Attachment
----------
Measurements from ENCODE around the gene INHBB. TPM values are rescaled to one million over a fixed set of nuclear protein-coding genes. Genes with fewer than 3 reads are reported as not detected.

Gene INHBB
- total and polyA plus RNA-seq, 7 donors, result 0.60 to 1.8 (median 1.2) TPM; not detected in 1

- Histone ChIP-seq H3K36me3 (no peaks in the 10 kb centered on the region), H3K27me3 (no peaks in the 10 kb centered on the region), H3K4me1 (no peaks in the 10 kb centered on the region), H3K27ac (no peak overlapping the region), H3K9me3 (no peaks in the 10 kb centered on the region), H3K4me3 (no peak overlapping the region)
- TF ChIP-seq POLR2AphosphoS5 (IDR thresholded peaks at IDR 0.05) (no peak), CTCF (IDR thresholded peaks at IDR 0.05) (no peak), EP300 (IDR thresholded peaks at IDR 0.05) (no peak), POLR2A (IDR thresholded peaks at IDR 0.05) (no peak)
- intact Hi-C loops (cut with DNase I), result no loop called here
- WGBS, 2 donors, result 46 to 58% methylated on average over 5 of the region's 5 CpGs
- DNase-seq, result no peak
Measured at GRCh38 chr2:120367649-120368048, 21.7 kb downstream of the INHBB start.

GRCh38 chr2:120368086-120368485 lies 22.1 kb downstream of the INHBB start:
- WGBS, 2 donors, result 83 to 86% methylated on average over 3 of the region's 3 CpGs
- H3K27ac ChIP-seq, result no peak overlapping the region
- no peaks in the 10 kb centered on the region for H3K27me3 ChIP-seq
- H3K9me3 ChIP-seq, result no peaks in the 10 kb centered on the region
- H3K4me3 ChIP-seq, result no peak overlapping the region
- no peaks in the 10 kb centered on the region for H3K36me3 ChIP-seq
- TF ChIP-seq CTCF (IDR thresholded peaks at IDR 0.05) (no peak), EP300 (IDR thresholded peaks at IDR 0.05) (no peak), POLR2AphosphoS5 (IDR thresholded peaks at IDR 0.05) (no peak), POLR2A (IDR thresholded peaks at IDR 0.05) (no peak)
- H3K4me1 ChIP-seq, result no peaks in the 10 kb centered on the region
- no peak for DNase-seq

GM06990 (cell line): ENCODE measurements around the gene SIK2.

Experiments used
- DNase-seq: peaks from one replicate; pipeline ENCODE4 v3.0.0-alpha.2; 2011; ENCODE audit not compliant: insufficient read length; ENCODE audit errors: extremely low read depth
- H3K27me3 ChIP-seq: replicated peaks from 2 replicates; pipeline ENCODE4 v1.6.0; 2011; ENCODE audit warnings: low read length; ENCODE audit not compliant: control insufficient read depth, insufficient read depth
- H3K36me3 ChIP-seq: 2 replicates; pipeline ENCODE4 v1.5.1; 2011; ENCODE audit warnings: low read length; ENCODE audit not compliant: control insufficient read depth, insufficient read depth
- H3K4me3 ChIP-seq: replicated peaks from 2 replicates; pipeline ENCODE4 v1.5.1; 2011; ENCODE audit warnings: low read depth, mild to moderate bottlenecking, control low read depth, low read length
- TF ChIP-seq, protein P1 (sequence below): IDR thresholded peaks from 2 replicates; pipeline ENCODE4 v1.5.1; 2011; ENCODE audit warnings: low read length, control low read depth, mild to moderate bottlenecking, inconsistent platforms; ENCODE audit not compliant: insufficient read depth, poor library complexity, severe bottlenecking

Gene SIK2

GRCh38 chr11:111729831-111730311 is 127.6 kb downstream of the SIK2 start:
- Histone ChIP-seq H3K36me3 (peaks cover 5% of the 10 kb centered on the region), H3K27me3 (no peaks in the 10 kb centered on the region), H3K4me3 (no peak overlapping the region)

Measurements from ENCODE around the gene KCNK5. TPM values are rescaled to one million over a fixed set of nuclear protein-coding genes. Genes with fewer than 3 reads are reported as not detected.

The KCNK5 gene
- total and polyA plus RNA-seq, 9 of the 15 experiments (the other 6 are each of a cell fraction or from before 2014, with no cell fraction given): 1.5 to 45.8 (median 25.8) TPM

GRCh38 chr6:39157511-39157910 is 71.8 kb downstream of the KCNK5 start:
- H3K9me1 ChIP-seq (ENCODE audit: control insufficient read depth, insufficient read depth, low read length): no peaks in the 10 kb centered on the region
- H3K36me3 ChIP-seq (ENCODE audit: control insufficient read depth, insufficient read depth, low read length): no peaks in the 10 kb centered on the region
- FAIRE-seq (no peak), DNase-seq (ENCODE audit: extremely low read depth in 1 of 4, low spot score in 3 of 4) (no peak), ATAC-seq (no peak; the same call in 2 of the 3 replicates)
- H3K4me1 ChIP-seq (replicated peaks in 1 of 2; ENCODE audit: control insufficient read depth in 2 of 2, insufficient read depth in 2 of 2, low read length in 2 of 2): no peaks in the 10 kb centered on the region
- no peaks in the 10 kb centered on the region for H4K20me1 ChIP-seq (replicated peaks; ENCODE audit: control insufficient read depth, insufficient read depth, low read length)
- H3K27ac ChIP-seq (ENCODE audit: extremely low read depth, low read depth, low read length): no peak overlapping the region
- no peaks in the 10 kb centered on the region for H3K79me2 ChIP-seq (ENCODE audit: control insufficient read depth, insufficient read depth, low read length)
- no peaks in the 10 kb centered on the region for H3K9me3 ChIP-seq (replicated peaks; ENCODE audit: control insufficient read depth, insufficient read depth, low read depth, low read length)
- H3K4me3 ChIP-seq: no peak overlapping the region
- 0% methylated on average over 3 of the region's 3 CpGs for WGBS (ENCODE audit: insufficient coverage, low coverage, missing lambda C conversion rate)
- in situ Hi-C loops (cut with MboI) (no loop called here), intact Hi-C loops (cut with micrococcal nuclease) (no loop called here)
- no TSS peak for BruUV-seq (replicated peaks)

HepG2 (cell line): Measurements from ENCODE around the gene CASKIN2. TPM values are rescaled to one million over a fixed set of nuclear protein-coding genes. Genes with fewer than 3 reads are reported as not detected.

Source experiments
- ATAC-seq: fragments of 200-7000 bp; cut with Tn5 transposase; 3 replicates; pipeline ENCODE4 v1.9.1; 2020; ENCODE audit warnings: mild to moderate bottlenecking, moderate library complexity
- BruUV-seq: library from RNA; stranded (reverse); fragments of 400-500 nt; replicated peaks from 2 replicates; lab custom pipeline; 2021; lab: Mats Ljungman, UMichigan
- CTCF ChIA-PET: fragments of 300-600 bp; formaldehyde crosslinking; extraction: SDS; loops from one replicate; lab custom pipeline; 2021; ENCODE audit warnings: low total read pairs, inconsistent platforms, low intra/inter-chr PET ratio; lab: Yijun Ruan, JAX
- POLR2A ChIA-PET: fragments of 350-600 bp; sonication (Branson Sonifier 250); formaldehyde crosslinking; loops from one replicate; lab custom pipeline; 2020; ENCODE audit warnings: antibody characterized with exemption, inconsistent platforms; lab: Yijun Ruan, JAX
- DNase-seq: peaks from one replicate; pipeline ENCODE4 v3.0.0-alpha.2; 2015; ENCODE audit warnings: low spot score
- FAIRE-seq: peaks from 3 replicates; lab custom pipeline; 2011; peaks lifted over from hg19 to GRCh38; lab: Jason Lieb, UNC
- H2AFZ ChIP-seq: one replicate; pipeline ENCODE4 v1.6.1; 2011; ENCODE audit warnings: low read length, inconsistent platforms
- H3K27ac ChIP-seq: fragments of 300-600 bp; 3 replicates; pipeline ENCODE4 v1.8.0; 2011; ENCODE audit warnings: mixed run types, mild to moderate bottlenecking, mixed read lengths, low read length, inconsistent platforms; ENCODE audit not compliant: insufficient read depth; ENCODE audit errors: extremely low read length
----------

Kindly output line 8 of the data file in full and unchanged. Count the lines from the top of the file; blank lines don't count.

- DNase-seq, result no peak